I should first give a nod to the lineage of the dialectical epistemic mode in Western philosophy, where we see the primary evolution from Plato and Aristotle up through Hegel. I also think Calvinist multiperspectivalism adds to this tradition, with a synthesis of three perspectives. Beginning with Gebser we begin to see a new definition of “multiperspectival” among integral philosophers, and really this is the beginning of what I would call “high-level dialectical thinking.” In this form of analysis, many perspectives contribute to an additive synthesis.
Finally, there is a parallel lineage in Eastern philosophy and mysticism as well, which leads to subtly different epistemic assumptions: that some understanding can’t be logically derived, but only “known” in a more felt or spiritual sense, described with terms like “gnosis,” “kensho,” and “bodhi.” This illuminating awareness also encompasses multiple perspectives in its interpenetrating understanding — it can integrate without negation just as Western dialectical and integral methods attempt to do.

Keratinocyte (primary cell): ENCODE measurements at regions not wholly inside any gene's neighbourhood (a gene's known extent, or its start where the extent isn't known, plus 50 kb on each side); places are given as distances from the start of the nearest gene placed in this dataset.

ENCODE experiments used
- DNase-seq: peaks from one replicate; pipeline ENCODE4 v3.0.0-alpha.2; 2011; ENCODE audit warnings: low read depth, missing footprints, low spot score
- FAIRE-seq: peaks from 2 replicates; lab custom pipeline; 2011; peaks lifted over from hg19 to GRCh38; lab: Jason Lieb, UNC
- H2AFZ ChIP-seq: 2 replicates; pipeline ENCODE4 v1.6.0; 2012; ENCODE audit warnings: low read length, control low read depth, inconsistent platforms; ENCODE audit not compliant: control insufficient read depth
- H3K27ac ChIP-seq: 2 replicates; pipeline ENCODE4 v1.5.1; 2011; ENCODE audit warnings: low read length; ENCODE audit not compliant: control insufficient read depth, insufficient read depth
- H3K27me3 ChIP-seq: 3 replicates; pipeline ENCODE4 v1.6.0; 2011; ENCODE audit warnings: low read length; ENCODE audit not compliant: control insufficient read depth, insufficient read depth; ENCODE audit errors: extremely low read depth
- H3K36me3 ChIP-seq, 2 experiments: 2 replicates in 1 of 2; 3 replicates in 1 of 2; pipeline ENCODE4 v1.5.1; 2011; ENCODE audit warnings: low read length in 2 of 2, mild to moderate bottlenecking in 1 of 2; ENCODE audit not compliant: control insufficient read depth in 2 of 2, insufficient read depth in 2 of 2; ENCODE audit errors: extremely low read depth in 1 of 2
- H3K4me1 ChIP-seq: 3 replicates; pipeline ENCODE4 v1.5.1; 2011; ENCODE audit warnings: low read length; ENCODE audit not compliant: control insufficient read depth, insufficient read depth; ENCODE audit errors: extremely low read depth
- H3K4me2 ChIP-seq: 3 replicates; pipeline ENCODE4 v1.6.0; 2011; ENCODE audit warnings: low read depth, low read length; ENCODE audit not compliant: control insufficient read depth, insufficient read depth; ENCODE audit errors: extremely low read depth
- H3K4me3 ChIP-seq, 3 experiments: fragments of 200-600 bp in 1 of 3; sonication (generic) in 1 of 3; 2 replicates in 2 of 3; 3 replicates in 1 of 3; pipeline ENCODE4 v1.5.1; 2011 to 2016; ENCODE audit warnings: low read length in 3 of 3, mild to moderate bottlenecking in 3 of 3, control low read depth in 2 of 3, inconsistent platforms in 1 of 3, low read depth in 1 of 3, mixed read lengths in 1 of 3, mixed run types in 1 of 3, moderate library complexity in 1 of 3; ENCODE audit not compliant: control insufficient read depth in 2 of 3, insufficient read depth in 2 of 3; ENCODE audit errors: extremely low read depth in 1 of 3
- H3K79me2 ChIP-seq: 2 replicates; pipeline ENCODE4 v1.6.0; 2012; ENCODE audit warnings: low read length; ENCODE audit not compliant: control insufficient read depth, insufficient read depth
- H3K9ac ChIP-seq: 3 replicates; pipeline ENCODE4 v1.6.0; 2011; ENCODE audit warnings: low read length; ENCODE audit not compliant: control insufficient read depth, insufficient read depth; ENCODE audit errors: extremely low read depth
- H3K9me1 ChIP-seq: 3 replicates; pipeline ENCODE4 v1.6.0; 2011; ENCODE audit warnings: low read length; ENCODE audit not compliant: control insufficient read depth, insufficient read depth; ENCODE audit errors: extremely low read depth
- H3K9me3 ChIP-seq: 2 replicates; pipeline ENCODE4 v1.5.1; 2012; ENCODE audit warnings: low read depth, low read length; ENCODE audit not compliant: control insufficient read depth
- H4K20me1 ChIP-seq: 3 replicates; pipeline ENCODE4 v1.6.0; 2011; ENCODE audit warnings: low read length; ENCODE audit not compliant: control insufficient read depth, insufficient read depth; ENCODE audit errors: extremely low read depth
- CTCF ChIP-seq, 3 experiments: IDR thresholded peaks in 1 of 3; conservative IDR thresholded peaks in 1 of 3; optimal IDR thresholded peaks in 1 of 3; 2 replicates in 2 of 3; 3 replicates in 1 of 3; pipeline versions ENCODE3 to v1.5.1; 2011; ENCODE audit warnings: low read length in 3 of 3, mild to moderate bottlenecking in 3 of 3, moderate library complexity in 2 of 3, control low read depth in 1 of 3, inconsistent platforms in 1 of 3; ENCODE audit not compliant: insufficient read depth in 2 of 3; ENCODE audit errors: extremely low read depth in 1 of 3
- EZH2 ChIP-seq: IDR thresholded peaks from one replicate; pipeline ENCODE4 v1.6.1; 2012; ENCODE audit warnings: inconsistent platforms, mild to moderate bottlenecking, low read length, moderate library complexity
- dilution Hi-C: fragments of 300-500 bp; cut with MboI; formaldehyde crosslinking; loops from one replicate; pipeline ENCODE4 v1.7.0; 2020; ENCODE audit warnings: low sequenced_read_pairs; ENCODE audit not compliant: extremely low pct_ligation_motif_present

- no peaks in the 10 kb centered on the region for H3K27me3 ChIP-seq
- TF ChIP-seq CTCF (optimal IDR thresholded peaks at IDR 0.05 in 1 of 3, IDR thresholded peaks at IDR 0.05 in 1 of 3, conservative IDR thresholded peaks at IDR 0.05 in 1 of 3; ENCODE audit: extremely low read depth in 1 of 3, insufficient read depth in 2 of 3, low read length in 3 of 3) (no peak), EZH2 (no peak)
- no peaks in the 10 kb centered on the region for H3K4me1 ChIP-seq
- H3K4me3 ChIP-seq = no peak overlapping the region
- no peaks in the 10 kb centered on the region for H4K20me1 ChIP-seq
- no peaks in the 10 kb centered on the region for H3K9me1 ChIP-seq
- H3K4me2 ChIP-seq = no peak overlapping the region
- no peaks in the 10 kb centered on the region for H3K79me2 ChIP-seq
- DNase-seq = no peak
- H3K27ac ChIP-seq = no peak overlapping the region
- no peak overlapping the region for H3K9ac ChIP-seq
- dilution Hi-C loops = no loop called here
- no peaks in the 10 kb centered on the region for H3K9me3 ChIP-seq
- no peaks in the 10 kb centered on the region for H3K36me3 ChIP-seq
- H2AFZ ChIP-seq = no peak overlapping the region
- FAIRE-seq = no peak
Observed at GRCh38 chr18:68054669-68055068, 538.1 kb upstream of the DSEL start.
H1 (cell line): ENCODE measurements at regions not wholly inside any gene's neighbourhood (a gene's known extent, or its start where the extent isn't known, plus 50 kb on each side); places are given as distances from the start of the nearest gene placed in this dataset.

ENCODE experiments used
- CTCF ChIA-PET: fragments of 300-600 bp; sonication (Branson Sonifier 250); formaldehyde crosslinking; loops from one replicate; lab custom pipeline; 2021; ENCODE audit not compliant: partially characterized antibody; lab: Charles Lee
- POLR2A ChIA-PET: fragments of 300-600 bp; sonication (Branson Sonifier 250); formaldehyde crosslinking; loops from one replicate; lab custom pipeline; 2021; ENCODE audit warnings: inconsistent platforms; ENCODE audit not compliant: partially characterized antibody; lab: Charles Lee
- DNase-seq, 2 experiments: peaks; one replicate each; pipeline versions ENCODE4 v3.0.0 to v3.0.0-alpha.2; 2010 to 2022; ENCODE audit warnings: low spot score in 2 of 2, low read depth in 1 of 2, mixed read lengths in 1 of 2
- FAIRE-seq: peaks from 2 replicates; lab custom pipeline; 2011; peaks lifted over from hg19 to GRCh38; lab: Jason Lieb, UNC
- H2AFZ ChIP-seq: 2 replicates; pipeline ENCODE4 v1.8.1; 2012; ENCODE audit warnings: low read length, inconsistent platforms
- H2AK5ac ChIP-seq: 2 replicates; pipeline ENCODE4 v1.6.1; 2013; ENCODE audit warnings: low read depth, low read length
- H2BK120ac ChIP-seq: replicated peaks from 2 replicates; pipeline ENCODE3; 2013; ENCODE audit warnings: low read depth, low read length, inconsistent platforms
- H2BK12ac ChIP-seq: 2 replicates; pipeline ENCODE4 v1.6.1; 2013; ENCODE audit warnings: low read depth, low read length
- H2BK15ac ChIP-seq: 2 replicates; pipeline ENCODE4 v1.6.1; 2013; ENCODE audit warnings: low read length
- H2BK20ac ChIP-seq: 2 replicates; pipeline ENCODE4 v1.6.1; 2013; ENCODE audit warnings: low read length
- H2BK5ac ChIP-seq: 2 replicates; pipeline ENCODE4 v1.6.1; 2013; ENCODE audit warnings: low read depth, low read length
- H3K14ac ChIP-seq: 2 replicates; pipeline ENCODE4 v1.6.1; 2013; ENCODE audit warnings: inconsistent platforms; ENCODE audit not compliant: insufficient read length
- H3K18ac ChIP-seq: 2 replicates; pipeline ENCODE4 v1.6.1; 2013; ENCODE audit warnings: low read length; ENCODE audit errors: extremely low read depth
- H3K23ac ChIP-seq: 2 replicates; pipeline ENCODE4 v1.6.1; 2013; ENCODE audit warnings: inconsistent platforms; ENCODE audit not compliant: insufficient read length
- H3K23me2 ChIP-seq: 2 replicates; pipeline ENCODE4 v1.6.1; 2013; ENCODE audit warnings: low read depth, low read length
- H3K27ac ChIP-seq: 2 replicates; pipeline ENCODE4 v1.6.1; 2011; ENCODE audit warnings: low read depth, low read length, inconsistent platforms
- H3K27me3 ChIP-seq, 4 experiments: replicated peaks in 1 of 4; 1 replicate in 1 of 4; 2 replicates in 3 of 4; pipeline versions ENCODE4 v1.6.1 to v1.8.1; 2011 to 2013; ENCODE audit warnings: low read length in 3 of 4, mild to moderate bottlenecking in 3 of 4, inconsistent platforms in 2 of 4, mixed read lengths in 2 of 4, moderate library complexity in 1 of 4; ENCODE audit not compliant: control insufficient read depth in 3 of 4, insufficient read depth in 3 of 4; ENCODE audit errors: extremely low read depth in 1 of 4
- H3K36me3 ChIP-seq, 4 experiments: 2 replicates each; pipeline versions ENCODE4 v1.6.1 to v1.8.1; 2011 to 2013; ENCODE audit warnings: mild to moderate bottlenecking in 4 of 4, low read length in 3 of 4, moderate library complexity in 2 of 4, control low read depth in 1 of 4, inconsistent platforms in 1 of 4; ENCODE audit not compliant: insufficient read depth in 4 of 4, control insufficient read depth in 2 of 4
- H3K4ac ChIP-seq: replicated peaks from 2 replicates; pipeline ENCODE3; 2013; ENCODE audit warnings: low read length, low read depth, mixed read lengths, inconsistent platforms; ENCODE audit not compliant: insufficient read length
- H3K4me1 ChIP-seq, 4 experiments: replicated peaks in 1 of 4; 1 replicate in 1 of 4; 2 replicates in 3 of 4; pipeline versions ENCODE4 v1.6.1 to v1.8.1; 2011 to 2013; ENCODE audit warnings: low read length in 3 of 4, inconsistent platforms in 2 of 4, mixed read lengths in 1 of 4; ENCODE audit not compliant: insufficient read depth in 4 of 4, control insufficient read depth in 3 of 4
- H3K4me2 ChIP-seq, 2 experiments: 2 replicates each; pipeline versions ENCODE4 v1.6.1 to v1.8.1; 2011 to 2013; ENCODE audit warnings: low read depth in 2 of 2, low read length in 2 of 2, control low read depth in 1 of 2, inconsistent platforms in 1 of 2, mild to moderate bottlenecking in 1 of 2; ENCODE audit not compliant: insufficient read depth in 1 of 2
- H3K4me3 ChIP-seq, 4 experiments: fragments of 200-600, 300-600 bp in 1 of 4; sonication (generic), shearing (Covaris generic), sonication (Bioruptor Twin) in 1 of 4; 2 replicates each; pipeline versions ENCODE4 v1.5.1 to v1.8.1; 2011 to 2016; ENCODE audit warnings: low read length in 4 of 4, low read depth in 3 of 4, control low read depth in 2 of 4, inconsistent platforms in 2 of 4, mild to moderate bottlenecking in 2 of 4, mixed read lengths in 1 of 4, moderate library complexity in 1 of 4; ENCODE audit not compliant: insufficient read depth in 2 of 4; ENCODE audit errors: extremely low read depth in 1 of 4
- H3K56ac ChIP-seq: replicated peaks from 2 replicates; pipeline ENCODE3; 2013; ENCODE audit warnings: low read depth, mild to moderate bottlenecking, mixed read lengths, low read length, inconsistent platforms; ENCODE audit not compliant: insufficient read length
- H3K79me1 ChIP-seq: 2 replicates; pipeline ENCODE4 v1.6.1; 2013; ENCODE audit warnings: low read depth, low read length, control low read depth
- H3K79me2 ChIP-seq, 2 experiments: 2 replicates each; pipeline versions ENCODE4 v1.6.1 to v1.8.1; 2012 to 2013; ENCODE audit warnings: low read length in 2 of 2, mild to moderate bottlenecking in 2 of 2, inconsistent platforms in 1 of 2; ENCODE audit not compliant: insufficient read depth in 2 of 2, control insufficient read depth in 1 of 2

This is not to say that Western philosophy doesn’t brush up against sympathetic ideas — it does. I think arriving at Aristotle’s moderation, or Fichte’s intellectual intuition, or Heinlein’s “grok” all seem to require a similar flavor non-analytical insight.
All of this led me to a very particular conclusion: there are many ways of knowing, and many ways of integrating that knowledge, so that a true “synthesis” of understanding that encompasses all experiences, insights, and perspectives requires a different framing than what either Western or Eastern philosophical traditions had to offer alone.
This is how I arrived at Sector Theory, an overview of which is represented in the graphic below. This epistimic framework is still under development (I’m currently working slowly on version 2.0), but you can read a summary of version 1.0 here: https://www.academia.edu/32747714/Sector_Theory_1_0_Todds_Take_on_Epistemology
Sector Theory is how I would represent “high-level dialectical thinking.” The term I like to use for the fundamental process is “multidialectical synthesis.” What makes Sector Theory unique, however, are the definitions of the sectors themselves. These sectors aren’t always equal contributors — it requires discernment and wisdom to know which combination of sectors should have primacy in a given situation or realm of understanding — but Sector Theory asserts that all should be considered and weighed carefully together for the most complete understanding possible.
My 2 cents.
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